Brigham Young University hosted the premiere of an obscure LDS-themed musical, “Saturday’s Warrior,” in 1974. Forty-one years later, composer and creator Lex de Azevedo has announced plans to turn the musical into a full-length feature film.
“I’ve resisted making a motion picture of ‘Saturday’s Warrior’ for over four decades,” de Azevedo said. “But not a day goes by without somebody telling me it’s changed their lives.”
The musical gained popularity among LDS audiences in the ’70s and ’80s. In 1989 a video version of the play—shot on a stage instead of a movie set—was released. This video was the conduit that rocketed “Saturday’s Warrior” from considerable success to LDS household fame.
Many BYU students may have only heard of the play from their parents, but those involved with the production are quick to dismiss the notion that it might be too antiquated for today’s viewers.
“It’s at the heart of LDS culture,” said UVU graduate and “Saturday’s Warrior” cast member Clint Pulver, who will star as the ambitious and somewhat conceited Elder Kestler. “Kids at BYU can relate to the characters. I guarantee that everyone there who served a mission knew (somebody like) Elder Kestler.”
“Saturday’s Warrior” tells the story of the Flinders family, an LDS family who knew and loved each other in the pre-mortal life. They promised to stay true to their faith, but when they get to earth, things don’t go as planned.
Jimmy, the oldest child, begins to fall away and only through tragedy is he able to find his way back home. Meanwhile, missionaries from the Flinders’ hometown strive to convert a young man named Tod who, in the pre-mortal life, made a promise to Jimmy’s sisteJulie that he would find her and marry her on earth.
The play has been controversial in some circles because of the speculative nature of its approach to LDS doctrine. Liberties are taken, particularly with the depiction of the pre-mortal life.
De Azevedo said while his play portrays the core beliefs and values of the faith, it was never meant to be a totally accurate representation of Church doctrine. “It’s a fantasy, so we’re romanticizing,” he said. “It’s not the Ensign.”
Yet de Azevedo stressed that these doctrinal concepts should not be overlooked. “We all need to understand that there is more than just this life,” he said. “Without being preachy, that’s the message we’re trying to deliver to our audience.”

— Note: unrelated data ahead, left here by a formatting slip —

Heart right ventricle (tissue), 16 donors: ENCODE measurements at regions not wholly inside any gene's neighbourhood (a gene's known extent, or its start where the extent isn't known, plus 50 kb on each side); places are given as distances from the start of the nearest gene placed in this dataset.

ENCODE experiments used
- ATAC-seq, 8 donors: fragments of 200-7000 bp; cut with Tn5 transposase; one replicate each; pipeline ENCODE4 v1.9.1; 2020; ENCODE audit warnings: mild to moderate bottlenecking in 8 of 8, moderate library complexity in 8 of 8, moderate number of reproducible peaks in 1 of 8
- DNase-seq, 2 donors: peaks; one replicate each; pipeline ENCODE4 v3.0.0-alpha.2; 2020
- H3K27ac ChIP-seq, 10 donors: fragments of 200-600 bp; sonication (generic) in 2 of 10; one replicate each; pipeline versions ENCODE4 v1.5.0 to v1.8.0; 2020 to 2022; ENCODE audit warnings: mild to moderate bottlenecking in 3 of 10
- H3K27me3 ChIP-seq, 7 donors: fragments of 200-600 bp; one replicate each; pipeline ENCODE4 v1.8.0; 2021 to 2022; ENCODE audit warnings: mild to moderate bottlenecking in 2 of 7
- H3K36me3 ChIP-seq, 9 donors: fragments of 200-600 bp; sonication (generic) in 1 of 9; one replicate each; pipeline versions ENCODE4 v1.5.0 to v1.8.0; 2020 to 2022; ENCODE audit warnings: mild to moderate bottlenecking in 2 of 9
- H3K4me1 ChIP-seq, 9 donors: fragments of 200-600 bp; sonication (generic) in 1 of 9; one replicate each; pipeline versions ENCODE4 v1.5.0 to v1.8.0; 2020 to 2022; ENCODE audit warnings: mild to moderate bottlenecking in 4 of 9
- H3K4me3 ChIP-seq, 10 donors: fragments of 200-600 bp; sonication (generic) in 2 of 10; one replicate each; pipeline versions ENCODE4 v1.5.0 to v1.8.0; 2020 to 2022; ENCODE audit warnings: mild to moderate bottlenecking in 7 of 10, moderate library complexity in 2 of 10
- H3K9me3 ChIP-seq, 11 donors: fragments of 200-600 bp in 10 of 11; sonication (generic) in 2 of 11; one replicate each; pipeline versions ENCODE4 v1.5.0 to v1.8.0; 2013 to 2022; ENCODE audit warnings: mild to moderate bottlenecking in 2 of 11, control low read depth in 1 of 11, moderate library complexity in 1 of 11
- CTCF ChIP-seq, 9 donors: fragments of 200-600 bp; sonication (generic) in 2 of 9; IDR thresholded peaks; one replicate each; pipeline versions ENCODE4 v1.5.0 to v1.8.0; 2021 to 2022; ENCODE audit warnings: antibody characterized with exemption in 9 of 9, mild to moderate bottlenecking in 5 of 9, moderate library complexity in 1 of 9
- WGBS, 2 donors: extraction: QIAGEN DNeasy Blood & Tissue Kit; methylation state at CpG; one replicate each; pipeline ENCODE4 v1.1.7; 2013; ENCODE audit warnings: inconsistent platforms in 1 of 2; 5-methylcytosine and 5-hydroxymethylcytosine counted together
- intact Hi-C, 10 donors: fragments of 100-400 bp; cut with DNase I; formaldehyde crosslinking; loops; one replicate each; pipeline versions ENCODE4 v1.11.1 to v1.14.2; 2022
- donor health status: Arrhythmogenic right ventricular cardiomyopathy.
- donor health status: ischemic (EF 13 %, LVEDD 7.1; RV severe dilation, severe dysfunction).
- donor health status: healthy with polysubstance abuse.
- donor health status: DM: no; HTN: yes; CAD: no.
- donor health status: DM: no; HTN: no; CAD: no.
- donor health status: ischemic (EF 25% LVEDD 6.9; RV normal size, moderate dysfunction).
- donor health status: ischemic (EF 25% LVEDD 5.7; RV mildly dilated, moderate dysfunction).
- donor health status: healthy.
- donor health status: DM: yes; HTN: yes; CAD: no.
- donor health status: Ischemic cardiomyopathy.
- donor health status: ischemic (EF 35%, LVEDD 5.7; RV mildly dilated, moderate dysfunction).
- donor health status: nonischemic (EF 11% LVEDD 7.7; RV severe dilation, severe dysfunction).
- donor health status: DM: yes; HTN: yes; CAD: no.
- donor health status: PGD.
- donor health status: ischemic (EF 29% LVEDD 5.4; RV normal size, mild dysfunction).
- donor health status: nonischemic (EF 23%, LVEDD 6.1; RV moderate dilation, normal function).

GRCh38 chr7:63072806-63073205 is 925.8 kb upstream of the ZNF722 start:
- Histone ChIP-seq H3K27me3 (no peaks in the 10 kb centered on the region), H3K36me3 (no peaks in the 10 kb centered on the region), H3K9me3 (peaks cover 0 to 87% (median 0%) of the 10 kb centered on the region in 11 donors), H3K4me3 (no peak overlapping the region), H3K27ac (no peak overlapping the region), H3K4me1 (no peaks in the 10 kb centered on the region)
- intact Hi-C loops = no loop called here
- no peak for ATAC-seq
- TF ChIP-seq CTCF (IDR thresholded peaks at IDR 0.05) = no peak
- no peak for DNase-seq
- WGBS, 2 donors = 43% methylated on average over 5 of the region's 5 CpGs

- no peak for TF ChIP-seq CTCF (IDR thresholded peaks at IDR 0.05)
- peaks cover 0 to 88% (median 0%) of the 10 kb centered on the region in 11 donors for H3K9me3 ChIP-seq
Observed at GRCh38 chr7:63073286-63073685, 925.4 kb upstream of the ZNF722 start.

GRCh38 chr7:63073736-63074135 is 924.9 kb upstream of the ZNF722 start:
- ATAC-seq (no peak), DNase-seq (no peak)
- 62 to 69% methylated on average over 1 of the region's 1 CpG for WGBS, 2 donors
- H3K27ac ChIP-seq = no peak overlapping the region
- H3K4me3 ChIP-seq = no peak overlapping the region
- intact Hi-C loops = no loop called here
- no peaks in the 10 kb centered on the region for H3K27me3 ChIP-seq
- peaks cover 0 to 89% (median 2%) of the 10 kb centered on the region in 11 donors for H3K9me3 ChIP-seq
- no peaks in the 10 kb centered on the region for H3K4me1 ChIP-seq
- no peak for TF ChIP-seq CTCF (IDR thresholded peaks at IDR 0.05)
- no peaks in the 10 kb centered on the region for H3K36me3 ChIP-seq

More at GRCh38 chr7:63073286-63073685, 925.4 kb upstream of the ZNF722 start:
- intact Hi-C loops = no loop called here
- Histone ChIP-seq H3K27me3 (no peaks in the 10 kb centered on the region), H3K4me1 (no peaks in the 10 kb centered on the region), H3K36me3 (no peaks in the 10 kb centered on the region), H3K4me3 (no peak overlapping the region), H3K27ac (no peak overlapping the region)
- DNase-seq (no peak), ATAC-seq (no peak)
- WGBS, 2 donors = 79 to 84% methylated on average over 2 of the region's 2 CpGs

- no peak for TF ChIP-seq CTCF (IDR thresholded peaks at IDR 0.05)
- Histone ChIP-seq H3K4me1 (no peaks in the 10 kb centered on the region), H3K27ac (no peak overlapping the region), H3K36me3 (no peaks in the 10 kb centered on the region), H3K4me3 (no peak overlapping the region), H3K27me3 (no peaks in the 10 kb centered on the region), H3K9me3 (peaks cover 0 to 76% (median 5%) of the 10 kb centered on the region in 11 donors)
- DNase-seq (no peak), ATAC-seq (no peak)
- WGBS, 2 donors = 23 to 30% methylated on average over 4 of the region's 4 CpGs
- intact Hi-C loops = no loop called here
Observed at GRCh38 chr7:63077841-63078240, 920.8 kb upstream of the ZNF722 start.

The movie producers recognize the cultural value of the play, but fans of the original shouldn’t expect a shot-for-shot remake. De Azevedo says that the film will be shot like a movie rather than a play, so changes have been made to the script. He has written four new songs and removed four older numbers.
He also added backstory for several characters — Jimmy is a now a member of a popular music group whose lyrics begin to deviate from his family’s standards, and we learn Tod embarked on a search for truth after leaving his abusive parents behind.
Still, according to de Azevedo, “It stays quite true to the original.”
The movie’s Kickstarter page currently has $40,000 of its $100,000 goal. Donation gifts include premiere tickets, DVDs and CDs, and a chance to be in the movie or name a character.
The movie cast list was recently announced, and stars include YouTube sensation Kenny Holland and well-known LDS vocalist Alex Boye. Fans will also be excited to learn that the film will include several celebrity cameos. Shooting began last week, and “there’s a great energy on set—a great enthusiasm,” Pulver said. “Everyone is excited to be a part of something so iconic.”
“Saturday’s Warrior” is slated for theatrical release in 2016. “It will be a fun date night, and it’ll be big in the Provo movie theaters,” Pulver said. But perhaps most importantly, it will give this generation of BYU students a modernized display of the play that was so iconic and influential for the generation that came before.